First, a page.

Hi Tony! I am a regular follower of your page and videos. I really liek your videos, they are amazing. I have a question regarding this star trails image. How did you insert a different foreground in this photo? did you use photoshop for that? Is there another tutorial for that process? I am a budding photographer and I am really into this field now. Thanks a lot for reading this.

  13. Sister Mary Clements Author

    Not to go off topic, but shooting star strails proves that the earth is flat. Supposedly the earth is spinning, and that means your tripod is too (unless you're at the exact north pole). So how on earth, if your tripod is spinning for several hours, does Polaris stay a centred dot? It should be a U-shaped smere, because you're camera and tripod have shifted position.
    The only way your fixed tripod and camera can keep Polaris centred, no matter what latitude you're at, is if the stars rotate around you, with Polaris being the centre of rotation.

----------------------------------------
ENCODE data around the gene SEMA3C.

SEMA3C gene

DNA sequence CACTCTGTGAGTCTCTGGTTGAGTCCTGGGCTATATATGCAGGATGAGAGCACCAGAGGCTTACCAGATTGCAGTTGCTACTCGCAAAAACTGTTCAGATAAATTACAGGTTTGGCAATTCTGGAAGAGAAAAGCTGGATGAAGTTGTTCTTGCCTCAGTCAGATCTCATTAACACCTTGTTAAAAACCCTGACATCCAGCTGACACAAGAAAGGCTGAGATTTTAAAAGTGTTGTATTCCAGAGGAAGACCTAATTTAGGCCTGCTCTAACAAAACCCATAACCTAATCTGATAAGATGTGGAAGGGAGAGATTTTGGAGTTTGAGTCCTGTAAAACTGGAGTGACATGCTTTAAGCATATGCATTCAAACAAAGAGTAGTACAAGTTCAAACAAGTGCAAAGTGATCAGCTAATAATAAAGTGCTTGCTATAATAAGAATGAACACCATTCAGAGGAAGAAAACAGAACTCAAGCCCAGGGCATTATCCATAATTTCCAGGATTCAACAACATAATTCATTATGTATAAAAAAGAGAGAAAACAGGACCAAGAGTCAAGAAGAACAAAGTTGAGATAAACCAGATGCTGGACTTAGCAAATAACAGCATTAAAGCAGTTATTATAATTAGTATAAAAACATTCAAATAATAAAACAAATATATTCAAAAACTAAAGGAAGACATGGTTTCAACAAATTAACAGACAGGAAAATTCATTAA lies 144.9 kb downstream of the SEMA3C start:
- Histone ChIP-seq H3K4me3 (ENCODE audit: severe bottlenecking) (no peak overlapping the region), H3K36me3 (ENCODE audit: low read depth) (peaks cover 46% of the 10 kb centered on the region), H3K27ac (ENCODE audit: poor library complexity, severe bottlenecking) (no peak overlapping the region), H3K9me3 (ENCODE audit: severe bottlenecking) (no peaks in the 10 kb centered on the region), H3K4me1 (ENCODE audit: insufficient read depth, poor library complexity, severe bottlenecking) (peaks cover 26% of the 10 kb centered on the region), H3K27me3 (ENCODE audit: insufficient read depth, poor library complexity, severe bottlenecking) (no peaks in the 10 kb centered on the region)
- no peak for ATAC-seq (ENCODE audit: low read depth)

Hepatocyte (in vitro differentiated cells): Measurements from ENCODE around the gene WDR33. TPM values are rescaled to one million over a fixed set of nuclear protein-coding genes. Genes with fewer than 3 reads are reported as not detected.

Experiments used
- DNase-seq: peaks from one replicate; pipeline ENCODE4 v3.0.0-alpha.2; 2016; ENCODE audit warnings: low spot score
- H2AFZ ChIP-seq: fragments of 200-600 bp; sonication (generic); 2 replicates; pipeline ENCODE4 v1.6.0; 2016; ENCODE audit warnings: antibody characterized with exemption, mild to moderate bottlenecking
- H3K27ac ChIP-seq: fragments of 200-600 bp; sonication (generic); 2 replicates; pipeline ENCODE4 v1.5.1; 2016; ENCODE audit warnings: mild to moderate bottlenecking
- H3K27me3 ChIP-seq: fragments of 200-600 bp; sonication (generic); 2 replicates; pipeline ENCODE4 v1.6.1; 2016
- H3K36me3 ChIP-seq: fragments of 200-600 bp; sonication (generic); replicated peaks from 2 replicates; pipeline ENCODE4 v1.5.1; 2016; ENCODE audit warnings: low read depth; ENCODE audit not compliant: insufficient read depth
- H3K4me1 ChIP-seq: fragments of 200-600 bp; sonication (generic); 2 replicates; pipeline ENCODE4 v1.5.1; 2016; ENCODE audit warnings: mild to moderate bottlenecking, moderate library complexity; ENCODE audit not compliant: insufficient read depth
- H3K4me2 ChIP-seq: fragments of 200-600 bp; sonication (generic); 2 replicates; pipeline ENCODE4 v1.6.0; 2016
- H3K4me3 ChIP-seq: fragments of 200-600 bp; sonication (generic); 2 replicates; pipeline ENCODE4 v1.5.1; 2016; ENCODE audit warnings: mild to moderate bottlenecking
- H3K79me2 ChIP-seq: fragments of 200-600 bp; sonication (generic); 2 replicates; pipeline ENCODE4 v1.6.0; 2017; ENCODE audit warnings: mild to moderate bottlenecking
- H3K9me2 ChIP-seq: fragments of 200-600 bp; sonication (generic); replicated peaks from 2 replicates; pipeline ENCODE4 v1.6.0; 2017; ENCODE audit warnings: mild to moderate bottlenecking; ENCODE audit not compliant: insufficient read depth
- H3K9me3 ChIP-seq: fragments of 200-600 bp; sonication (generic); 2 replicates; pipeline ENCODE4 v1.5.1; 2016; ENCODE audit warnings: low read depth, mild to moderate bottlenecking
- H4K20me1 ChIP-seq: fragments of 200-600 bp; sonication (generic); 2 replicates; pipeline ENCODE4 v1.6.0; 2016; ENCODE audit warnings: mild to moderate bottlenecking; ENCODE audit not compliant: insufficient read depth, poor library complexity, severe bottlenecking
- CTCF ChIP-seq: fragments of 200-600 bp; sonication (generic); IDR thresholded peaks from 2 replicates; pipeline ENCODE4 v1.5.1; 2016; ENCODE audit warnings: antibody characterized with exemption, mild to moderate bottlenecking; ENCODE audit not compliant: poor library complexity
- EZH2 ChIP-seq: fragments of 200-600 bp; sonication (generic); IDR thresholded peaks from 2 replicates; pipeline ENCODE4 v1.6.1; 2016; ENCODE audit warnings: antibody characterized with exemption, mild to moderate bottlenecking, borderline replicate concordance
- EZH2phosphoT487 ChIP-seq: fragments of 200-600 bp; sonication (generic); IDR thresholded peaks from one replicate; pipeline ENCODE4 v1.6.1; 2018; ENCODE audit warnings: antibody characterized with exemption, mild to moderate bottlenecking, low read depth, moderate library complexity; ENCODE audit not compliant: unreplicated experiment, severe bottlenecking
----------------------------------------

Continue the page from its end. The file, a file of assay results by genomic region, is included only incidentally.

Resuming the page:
The earth is stationary, and the sky is one, giant rotating something lol

  14. Ugo Salza Author

    Just bought the
    How to Create Stunning Digital Photography, and the two recommendations that goes with it… I look forward to using and will be commenting on them, thanks for the video tutorial.

  15. Tom Martin Author

    It used to be so simple with film. The most important thing was aperature setting. The rest was in the developing and printing. Dodge burn here and there. No way could you sharpen it. Amazing.

  16. All Things Eastern Author

    Just bring a flashlight with you so you can see what you're doing. The ones that you can wear on your head free up both your hands.

  17. Genial Jacob Author